Profile Image for Howard.
1,182 reviews73 followers
March 27, 2022
4 Stars for The Rosie Result (audiobook) by Graeme Simsion read by Dan O’Grady.

This was a interesting end to the trilogy. The story moves back to Australia and mainly revolves around the couple’s 11 year old son. The son has similar traits to his dad. And there is a lot of contemplation about autism between the father and son.
Profile Image for Judy.
1,098 reviews
May 10, 2019
This is the third book of the Don Tillman series and I have enjoyed them all - but the first and the third are the best. In this one Don and Rosie are living in Australia with their son, Hudson. Hudson is having some trouble at school and the school is pushing Don and Rosie to be have him tested for autism. Also Don had some trouble at work - referred to as "the Genetics Lecture Outrage" - so he opens a bar. Rosie is embroiled in her own problems at work

There were many times the book made me laugh, but it also made me think about how people are treated when they are different and don't fit the perceived social norm. There were some hot-topic subjects brought up in the book that Graeme Simsion dealt with very masterfully - well done!
Don and Rosie are charming, quirky, lovable characters and I enjoyed spending time in their world.

Thanks to Graeme Simsion and Text Publishing through Netgalley for an advance copy.
Profile Image for Natalie M.
1,063 reviews31 followers
March 14, 2019
Absolutely brilliant! The third and final instalment in the trilogy is definitely the best. It would be possible to read this one without having read The Rosie Project and The Rosie Effect but you’d being doing yourself a disservice.

Simision, subtlety and effectively, tackles some of the most poignant and significant issues of our times. From the serious diagnosis of children (in this case autism) and race issues to children’s rights, bullying, vaccinating, friendships and even sex Ed.

There are genuine laugh-out-loud moments, all embedded in the quirky voice of Don Tillman. Rosie faces just as many social conundrums from being a working mother, wanting a stellar career, supporting her husband and child and not being impeded by the mere fact she is female.

A lovely reunion of well-loved characters, who I am sad to say farewell. However, incredibly happy to have read on the book jacket that the preceding novels have been picked up for film rights (Sony).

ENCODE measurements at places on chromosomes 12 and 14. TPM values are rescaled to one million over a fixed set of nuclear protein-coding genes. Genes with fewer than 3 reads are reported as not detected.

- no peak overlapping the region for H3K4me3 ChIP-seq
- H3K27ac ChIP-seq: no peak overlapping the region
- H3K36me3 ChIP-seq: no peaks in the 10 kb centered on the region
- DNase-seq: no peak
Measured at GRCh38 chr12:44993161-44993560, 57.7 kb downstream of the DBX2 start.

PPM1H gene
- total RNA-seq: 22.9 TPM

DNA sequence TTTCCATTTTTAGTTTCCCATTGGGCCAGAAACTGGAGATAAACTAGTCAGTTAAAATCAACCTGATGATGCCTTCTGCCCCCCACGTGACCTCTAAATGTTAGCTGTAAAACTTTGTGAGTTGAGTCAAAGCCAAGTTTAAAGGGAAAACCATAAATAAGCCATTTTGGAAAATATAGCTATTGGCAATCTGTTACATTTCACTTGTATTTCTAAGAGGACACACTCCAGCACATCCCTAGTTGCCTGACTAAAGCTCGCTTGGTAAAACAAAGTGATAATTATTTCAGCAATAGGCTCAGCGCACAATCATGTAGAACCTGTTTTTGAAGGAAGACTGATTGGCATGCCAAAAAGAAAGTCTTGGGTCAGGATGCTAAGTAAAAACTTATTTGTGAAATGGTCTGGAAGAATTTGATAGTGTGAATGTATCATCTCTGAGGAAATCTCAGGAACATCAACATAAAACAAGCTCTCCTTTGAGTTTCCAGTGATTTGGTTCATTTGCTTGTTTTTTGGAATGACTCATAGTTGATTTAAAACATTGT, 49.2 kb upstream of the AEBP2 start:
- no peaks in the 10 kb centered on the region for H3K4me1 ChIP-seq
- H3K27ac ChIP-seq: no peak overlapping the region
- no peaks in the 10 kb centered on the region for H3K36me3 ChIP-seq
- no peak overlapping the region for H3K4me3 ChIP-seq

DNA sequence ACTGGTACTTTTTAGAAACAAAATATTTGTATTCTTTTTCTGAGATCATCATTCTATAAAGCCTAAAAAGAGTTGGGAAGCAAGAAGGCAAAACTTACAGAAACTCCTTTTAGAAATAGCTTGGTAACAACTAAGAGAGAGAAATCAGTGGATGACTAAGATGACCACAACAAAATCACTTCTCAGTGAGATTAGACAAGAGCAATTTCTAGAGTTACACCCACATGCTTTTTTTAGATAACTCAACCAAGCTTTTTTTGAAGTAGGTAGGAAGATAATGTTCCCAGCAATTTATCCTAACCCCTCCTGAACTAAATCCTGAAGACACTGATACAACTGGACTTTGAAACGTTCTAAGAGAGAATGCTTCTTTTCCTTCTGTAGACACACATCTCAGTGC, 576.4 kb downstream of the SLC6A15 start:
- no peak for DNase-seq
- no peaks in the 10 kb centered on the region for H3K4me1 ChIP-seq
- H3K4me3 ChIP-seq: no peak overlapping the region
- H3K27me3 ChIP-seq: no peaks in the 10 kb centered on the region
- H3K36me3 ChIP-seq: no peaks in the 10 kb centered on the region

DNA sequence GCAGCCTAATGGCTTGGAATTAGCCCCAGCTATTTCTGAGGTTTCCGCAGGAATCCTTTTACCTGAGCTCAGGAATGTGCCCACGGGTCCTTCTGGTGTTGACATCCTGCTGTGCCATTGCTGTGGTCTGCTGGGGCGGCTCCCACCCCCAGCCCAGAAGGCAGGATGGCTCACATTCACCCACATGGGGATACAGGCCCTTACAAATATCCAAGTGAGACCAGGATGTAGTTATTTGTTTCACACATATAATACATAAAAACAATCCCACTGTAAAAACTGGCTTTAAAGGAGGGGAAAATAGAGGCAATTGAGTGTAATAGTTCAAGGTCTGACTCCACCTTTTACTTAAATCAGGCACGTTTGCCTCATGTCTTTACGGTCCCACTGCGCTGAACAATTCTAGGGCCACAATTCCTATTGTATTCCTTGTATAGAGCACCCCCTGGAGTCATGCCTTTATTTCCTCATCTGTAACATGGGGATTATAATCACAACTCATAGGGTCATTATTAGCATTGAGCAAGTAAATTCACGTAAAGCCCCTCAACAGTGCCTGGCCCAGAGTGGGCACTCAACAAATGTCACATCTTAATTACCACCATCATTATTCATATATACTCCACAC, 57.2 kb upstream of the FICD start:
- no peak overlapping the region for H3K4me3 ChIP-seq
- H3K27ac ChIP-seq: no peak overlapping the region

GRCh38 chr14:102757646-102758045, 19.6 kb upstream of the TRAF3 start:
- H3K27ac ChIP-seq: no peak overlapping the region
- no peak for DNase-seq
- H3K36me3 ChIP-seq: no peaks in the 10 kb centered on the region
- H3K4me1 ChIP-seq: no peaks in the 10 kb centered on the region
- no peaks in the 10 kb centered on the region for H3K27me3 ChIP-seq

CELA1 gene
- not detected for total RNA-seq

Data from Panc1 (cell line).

Profile Image for Emma.
183 reviews24 followers
June 7, 2019
This book was hilarious!! A perfect ending to the series, and in my opinion even better than the first and second book!

In the spotlight we have Hudson, Rosie’s and Don’s son. After moving back to Australia from New York City, he is having some issues at school, which eventually results in Don starting the Hudson project, to improve various skills, so that he may fit in better with his peers.

Don’s social clumsiness was both adorable and thought-provoking, because sometimes the things people say really do not make sense, if you think about them logically. In book one and two, Don is described in such a way that implies he is on the autism spectrum, but it is not actually said until book three.

After doing some research, I found out that Graeme Simsion himself is not autistic, nor are any of his close friends or family members (as far as I know). Therefore I am not sure how representative his behavior is for actual autism, but it does tick a lot of stereotypical boxes. This is not necessarily bad, but I thought it was important to include.

All in all, I thought this book was highly enjoyable and heartwarming. Fitting in is not always about adjusting yourself, sometimes it’s about other people making room for you to be yourself!
Profile Image for Marianne.
3,398 reviews147 followers
January 2, 2019
The Rosie Result is the third book in the Don Tillman trilogy by best-selling Australian author and playwright, Graeme Simsion. But for job applications and performance reviews, life is virtually perfect for Don, Rosie and young Hudson in New York. A mere eight months later, a job-related return to Melbourne has unsettled Hudson, now eleven, and Don rates this the most severe of the five problems that he has identified as affecting his overall contentment. It needs some drastic action, and Don has learned from experience to present the solution to Rosie before implementing it, but Rosie has always considered problem-solving as one of Don’s strengths.